Towering Broadway director and producer Hal Prince dead
NEW YORK (AP) — Harold Prince, a Broadway director and producer who pushed the boundaries of musical theater with such groundbreaking shows as “The Phantom of the Opera,” ″Cabaret,” ″Company” and “Sweeney Todd” and won a staggering 21 Tony Awards, has died. Prince was 91.
Prince’s publicist Rick Miramontez said Prince died Wednesday after a brief illness in Reykjavik, Iceland.
Prince was known for his fluid, cinematic director’s touch and was unpredictable and uncompromising in his choice of stage material. He often picked challenging, offbeat subjects to musicalize, such as a murderous, knife-wielding barber who baked his victims in pies or the 19th-century opening of Japan to the West.
Along the way, he helped create some of Broadway’s most enduring musical hits, first as a producer of such shows as “The Pajama Game,” ″Damn Yankees,” ″West Side Story,” ″A Funny Thing Happened on the Way to the Forum” and “Fiddler on the Roof.” He later became a director, overseeing such landmark musicals as “Cabaret,” ″Company,” ″Follies,” ″Sweeney Todd,” ″Evita” and “The Phantom of the Opera.”
Sir Andrew Lloyd Webber, reached by phone Wednesday, told The Associated Press that it was impossible to overestimate the importance of Prince to Broadway. “All of modern musical theater owes practically everything to him.”
In addition to Lloyd Webber, Prince, known by friends as Hal, worked with some of the best-known composers and lyricists, including Leonard Bernstein, Jerry Bock and Sheldon Harnick, John Kander and Fred Ebb, and, most notably, Stephen Sondheim.
“I don’t do a lot of analyzing of why I do something,” Prince once told the AP. “It’s all instinct.”
During his more than 50-year career, Prince received a record 21 Tony Awards, including two special Tonys. He also was a recipient of a Kennedy Center Honor.
He earned a reputation as a detail-heavy director. Barbara Cook in her memoir “Then & Now” wrote: “I admire him greatly, but he also did not always make things easy, for one basic reason: he wants to direct every detail of your performance down to the way you crook your pinky finger.”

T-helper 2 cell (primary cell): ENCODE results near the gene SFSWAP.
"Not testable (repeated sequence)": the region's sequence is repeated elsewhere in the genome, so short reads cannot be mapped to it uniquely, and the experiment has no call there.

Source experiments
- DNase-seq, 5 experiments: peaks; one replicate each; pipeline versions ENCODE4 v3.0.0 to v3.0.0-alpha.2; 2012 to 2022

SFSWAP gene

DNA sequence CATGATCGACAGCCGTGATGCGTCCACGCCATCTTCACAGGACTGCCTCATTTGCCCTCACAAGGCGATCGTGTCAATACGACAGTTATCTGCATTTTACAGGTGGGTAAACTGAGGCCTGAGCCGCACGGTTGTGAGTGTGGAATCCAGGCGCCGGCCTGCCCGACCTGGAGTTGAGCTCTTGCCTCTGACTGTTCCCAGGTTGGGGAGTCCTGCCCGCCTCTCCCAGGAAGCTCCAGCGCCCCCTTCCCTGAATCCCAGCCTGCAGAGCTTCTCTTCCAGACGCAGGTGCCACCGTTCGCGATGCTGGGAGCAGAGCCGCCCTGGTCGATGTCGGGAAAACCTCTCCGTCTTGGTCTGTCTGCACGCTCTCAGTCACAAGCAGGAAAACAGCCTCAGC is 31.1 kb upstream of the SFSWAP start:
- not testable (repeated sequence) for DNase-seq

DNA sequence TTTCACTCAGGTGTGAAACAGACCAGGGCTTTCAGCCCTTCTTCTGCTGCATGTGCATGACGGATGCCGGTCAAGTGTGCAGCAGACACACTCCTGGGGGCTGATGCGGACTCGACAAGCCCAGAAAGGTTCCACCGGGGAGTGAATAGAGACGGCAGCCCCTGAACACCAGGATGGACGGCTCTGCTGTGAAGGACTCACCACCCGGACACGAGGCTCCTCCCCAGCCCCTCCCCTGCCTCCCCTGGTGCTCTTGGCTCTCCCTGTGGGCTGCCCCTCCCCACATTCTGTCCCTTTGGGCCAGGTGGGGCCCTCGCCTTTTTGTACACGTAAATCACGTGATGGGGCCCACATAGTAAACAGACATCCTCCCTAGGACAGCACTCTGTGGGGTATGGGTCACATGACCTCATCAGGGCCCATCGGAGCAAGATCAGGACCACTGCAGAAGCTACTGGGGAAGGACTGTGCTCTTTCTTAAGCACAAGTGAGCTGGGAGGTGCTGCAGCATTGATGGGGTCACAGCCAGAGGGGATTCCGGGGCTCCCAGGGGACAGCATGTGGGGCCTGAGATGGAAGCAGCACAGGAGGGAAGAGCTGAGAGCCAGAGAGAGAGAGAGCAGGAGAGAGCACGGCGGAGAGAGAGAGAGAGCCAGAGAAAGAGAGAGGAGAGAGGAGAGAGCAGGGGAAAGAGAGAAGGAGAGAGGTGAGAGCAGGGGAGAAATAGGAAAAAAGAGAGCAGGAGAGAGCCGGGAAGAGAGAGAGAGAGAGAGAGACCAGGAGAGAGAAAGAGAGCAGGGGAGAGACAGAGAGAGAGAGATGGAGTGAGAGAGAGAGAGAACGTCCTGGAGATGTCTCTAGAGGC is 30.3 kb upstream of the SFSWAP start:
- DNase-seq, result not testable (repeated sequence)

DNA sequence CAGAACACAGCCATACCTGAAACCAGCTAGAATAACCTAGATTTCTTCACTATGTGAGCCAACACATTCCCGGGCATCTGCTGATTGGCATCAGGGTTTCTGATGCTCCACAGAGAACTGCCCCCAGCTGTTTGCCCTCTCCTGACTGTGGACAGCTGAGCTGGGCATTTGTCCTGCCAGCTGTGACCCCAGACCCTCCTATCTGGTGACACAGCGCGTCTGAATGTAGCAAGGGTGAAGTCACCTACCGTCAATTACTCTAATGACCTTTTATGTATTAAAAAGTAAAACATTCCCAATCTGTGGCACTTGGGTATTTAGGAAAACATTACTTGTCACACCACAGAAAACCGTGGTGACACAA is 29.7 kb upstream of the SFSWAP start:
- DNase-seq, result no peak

It was with Sondheim, who was the lyricist for “West Side Story,” that Prince developed his most enduring creative relationship. He produced “A Funny Thing Happened on the Way to the Forum” (1962), the first Broadway show for which Sondheim wrote both music and lyrics.
They cemented their partnership in 1970 with “Company.” Prince produced and directed this innovative, revue-like musical that followed the travails of Bobby, a perpetual New York bachelor ever searching for the right woman.
“Company” was followed in quick succession by “Follies” (1971), which Prince co-directed with Michael Bennett; “A Little Night Music” (1973); “Pacific Overtures” (1976); and “Sweeney Todd” (1979).
Their work together stopped in 1981 after the short-lived “Merrily We Roll Along,” which lasted only 16 performances. It wasn’t to resume until 2003 when Prince and Sondheim collaborated on “Bounce,” a musical about the adventure-seeking Mizner brothers that had a troubled birth and finally made it to Broadway as “Road Show.”
Born in New York on Jan. 30, 1928, Prince was the son of affluent parents, for whom Saturday matinees in the theater with their children were a regular occurrence. A production of “Julius Caesar” starring Orson Welles when he was 8 taught him there was something special about theater.
“I’ve had theater ambitions all of my life,” he said in his memoir. “I cannot go back so far that I don’t remember where I wanted to work.”
Some of his first stabs at producing included “The Pajama Game,” starring John Raitt and Janis Paige, and another musical smash, “Damn Yankees,” featuring Gwen Verdon as the seductive Lola.
In 1957, Prince did “West Side Story,” a modern-day version of “Romeo and Juliet” told against the backdrop of New York gang warfare. Directed and choreographed by Jerome Robbins and with a score by Bernstein and Sondheim, it, too, was acclaimed.
Yet even its success was dwarfed by “Fiddler on the Roof” (1964), which Prince produced and Robbins directed and choreographed. Set in Czarist Russia, the Bock-Harnick musical starred Zero Mostel as the Jewish milkman forced to confront challenges to his way of life.
Prince had gotten his first opportunity to direct on Broadway in 1962. The musical was “A Family Affair” and its Broadway run was short — only 65 performances — but it gave Prince a chance to work with composer John Kander.
Four years later, Kander would provide the music for one of Prince’s biggest successes, “Cabaret,” based on Christopher Isherwood’s “Berlin Stories.”
And it was “Cabaret” that established Prince as a director of first rank. With its use of a sleazy master of ceremonies (portrayed by Joel Grey), the musical juxtaposed its raunchy nightclub numbers with the stories of people living in Berlin as the Nazis rose to power in the 1930s.
As he became more interested in directing, he withdrew from producing altogether.
Among his more notable achievements: “On the Twentieth Century” (1978) and two of Lloyd Webber’s biggest hits, “Evita” (1979), starring Patti LuPone as the charismatic Argentinian, and “The Phantom of the Opera,” in London (1986), New York (1988) and around the world.
Prince is survived by his wife of 56 years, Judy; his daughter, Daisy; his son, Charles; and his grandchildren, Phoebe, Lucy, and Felix.